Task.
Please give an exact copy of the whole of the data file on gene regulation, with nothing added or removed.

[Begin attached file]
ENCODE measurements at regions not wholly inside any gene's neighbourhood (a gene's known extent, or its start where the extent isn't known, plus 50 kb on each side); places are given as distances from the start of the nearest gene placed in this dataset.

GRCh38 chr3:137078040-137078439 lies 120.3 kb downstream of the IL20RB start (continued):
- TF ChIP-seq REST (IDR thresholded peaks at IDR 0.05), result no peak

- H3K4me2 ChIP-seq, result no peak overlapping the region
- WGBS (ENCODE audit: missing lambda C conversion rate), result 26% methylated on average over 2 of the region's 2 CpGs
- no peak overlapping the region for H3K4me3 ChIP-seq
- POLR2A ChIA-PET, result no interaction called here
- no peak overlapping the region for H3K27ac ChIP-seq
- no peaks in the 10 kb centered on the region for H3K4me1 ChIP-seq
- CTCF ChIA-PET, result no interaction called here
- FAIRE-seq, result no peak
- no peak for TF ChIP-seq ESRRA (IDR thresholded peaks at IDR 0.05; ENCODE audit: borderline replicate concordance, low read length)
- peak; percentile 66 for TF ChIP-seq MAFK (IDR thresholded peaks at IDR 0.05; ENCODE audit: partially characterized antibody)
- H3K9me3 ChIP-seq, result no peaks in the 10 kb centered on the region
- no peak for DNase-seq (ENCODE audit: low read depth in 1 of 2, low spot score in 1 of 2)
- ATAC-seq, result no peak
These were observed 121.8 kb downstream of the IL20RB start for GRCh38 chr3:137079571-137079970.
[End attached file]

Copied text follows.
ENCODE measurements at regions not wholly inside any gene's neighbourhood (a gene's known extent, or its start where the extent isn't known, plus 50 kb on each side); places are given as distances from the start of the nearest gene placed in this dataset.

GRCh38 chr3:137078040-137078439 lies 120.3 kb downstream of the IL20RB start (continued):
- TF ChIP-seq REST (IDR thresholded peaks at IDR 0.05), result no peak

- H3K4me2 ChIP-seq, result no peak overlapping the region
- WGBS (ENCODE audit: missing lambda C conversion rate), result 26% methylated on average over 2 of the region's 2 CpGs
- no peak overlapping the region for H3K4me3 ChIP-seq
- POLR2A ChIA-PET, result no interaction called here
- no peak overlapping the region for H3K27ac ChIP-seq
- no peaks in the 10 kb centered on the region for H3K4me1 ChIP-seq
- CTCF ChIA-PET, result no interaction called here
- FAIRE-seq, result no peak
- no peak for TF ChIP-seq ESRRA (IDR thresholded peaks at IDR 0.05; ENCODE audit: borderline replicate concordance, low read length)
- peak; percentile 66 for TF ChIP-seq MAFK (IDR thresholded peaks at IDR 0.05; ENCODE audit: partially characterized antibody)
- H3K9me3 ChIP-seq, result no peaks in the 10 kb centered on the region
- no peak for DNase-seq (ENCODE audit: low read depth in 1 of 2, low spot score in 1 of 2)
- ATAC-seq, result no peak
These were observed 121.8 kb downstream of the IL20RB start for GRCh38 chr3:137079571-137079970.